NO 3-YEAR-OLD CHAMPION?
I have refrained from joining in the discussions of Belmont's gross failure to let a fellow change his mind (always provided he ever wanted to change his mind) about running a horse named Swaps here in the East.
But now, after your two-column head over John McDonald's letter (19TH HOLE, May 30) I am a little sore.
McDonald says, "I would like to persuade you to take a stronger editorial attitude toward the Swaps-Nashua affair." What affair? Swaps beat Nashua handily, in a good race. McDonald continues to say "...we won't have a 3-year-old champion." Why not? Mr. Andy Crevolin took his Determine home last spring and we had a 3-year-old champion. We've had 'em for a good many years, and many times they have not been the winner of the Kentucky Derby. Of the last nine winners of the Belmont, only one, Middleground, failed to be named champion in his year. Middleground was beaten out that autumn by Hill Prince (1950).
McDonald continues, "Yet the Belmont worthies incomprehensibly insist upon rules that prohibit supplementary nominations to the Belmont Stakes." Well, Belmont's nominations for this stake are on Feb. 15, the same date nominations close for the Derby and the Preakness. If a man wanted in the Belmont, he knew how to get in. There were 118 horses nominated by people who did know.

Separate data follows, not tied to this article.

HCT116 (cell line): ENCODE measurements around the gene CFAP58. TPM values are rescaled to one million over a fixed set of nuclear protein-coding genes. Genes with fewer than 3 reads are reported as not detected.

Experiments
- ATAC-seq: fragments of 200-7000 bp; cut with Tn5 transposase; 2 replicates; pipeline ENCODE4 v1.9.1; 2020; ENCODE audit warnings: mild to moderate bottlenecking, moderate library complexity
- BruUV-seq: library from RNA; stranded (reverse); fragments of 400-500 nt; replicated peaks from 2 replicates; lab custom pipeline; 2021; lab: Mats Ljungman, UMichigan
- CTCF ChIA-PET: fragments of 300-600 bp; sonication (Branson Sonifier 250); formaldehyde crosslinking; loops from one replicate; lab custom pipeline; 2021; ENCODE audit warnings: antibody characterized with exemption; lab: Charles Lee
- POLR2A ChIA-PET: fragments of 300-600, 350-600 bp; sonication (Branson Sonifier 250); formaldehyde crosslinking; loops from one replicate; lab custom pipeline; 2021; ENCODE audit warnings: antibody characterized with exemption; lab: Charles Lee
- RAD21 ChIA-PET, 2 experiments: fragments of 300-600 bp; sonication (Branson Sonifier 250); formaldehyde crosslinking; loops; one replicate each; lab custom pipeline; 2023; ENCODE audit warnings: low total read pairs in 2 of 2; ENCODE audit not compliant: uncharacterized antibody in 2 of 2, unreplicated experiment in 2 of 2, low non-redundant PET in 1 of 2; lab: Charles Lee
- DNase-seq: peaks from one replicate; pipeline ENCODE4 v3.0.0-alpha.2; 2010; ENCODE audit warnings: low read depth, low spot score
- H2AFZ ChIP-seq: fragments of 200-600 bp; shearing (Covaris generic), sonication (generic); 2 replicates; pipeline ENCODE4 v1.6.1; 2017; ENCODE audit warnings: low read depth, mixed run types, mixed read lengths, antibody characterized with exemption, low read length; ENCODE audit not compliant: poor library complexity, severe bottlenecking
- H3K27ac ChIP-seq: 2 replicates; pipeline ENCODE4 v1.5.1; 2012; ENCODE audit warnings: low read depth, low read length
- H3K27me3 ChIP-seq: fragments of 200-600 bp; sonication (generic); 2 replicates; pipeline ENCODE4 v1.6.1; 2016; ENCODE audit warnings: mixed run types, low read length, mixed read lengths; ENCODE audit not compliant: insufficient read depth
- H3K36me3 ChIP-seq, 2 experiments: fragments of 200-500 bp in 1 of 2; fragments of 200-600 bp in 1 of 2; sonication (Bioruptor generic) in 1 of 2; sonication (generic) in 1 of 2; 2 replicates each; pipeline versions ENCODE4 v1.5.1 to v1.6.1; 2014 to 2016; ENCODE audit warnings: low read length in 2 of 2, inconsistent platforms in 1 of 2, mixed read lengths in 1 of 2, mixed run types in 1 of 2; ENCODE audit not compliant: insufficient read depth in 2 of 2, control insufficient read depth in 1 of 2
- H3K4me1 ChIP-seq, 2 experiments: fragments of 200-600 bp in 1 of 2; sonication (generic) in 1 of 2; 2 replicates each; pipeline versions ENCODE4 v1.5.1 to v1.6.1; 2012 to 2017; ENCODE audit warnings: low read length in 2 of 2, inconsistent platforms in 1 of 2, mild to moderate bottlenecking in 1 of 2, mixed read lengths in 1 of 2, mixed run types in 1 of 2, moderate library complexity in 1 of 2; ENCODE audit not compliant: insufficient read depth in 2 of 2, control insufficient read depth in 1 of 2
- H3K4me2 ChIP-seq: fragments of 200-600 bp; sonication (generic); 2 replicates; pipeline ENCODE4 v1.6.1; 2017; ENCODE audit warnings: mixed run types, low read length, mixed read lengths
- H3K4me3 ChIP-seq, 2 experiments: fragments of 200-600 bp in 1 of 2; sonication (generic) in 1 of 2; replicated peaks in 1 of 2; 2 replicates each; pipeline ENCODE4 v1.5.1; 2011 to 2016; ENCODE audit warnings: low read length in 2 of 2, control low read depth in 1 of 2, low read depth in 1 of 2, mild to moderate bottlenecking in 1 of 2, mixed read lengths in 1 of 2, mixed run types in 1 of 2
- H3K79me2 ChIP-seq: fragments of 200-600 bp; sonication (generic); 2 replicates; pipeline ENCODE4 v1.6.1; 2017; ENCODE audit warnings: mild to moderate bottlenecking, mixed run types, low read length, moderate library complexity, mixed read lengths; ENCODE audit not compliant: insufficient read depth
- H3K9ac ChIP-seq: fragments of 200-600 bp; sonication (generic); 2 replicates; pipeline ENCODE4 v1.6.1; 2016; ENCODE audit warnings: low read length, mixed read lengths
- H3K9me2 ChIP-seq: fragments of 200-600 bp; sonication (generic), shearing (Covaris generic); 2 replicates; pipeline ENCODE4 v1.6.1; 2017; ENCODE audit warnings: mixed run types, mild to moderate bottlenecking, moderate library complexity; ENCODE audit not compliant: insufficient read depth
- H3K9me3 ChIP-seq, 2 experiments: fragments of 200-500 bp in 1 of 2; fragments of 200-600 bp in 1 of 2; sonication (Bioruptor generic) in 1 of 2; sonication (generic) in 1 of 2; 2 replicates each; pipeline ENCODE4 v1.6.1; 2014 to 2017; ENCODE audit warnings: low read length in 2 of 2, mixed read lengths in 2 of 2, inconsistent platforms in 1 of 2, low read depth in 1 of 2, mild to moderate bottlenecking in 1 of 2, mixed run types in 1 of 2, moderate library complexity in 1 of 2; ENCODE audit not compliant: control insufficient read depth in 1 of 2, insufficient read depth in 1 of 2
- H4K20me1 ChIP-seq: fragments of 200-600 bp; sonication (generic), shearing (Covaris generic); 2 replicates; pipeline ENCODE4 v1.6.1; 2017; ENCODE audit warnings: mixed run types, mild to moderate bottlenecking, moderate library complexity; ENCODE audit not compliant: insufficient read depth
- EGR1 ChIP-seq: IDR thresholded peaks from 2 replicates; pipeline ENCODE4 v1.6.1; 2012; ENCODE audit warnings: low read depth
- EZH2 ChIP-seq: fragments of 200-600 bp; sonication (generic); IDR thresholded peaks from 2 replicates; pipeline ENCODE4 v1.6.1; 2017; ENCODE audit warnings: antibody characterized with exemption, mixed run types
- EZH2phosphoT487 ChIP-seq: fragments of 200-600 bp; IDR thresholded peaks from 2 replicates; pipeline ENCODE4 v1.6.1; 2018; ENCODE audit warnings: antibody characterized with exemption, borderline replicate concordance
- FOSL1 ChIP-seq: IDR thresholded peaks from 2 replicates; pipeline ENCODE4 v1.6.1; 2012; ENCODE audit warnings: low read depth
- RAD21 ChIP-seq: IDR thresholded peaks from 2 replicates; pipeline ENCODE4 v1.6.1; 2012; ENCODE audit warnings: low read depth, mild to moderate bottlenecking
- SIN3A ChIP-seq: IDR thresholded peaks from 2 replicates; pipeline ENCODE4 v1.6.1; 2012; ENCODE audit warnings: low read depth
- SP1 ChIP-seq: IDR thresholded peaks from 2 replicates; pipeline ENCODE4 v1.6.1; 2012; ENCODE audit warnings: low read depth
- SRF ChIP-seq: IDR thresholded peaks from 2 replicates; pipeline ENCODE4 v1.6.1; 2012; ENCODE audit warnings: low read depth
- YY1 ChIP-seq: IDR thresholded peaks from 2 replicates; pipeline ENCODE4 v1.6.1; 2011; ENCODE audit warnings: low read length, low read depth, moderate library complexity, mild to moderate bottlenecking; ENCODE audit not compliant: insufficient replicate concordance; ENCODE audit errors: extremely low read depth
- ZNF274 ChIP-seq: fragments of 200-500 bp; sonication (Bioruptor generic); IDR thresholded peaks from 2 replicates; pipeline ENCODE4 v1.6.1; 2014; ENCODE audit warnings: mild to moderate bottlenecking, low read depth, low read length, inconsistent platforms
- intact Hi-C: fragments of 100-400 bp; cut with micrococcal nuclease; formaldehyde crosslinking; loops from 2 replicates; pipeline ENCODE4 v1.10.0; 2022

Why blame Belmont? Maybe Mr. Ellsworth should be blamed, unless, of course, he intended to do just what he did do—take dead aim on the Kentucky Derby and go on home with it.
As for McDonald's suggestion for supplementary nominations, it does seem to me that, since we still use early closing stakes (perhaps their usefulness is over), supplementary nominations are debatable. Personally, I don't think supplemental entries are fair to the ones who have gone along the regular way, without waiting to see whether it was worth the risk.
And all this has obscured a fine piece of horsemanship on the part of everyone connected with Swaps in Kentucky. Everyone here hopes to blazes they come East for the autumn racing. Win or lose, they'd be great to have around.
New York Racing Associations
?For the very latest on Swaps and Nashua see page 20.—ED.
THAT CRITIC OF GENIUS
If Mr. George P. Stevens of New York—whose comment (SI, May 30) on William Faulkner's report on the Kentucky Derby consisted of the phrase, "Faulkner—phooie!"—wishes to read such simple prose as any dunderhead could understand, I might refer him to the
Daily Racing Form
. There, the only words of more than two syllables are the names of the horses themselves. It would be a classic struggle, but I think Mr. Stevens might fight his way through.